As a war refugee, a Palestinian immigrant, and now an oncologist, Hala Borno knows that access to health care can determine whether a patient survives a life-threatening illness – or not.
Cancer outcomes correlate with race and ethnicity partly because clinical drug trials fail to enroll diverse patients – a situation that will only worsen in the era of precision medicine. “It matters who is tested,” she notes.
Borno has witnessed inequities since she was a young child fleeing Kuwait with her family during the first Gulf War. When her grandfather was diagnosed with cancer, she watched her mother struggle to navigate the U.S. health system. As Borno moved through medical training, everywhere she looked she saw barriers to care.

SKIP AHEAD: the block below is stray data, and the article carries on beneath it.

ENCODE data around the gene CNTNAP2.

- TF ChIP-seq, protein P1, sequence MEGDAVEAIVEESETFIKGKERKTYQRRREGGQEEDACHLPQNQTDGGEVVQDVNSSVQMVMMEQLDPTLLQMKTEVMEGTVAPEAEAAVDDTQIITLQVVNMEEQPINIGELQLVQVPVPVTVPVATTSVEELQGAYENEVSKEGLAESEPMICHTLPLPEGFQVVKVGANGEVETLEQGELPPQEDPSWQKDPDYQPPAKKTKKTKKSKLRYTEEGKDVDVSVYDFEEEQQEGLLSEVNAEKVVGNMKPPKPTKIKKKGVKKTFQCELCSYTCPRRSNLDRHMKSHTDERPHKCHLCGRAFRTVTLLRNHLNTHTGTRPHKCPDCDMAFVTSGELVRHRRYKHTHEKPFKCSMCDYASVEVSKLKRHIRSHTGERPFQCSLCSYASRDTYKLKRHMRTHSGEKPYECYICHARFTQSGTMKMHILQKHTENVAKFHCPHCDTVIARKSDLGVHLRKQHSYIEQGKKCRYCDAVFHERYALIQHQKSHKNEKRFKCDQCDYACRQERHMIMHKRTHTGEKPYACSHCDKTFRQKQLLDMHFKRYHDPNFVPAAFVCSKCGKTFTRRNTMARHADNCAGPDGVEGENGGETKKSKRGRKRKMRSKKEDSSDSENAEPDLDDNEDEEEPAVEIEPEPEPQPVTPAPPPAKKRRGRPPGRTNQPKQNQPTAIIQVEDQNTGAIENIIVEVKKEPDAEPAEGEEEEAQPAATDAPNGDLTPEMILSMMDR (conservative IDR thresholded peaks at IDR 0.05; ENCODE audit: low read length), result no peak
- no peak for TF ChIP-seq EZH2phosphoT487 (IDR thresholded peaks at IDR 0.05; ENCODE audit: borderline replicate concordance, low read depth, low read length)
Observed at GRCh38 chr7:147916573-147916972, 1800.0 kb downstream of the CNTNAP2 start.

When she realized that racial imbalances have long plagued clinical drug trials – crucial to discovering whether medications are safe and effective, yet serving a fraction of patients who could benefit – Borno had to act.
In 2021, with guidance from UCSF Innovation Ventures, Borno created Trial Library to bring equity to oncology clinical trials; in August, the company emerged from stealth mode, fueled by $5 million from angel investors attracted by her experience, dedication, and approach.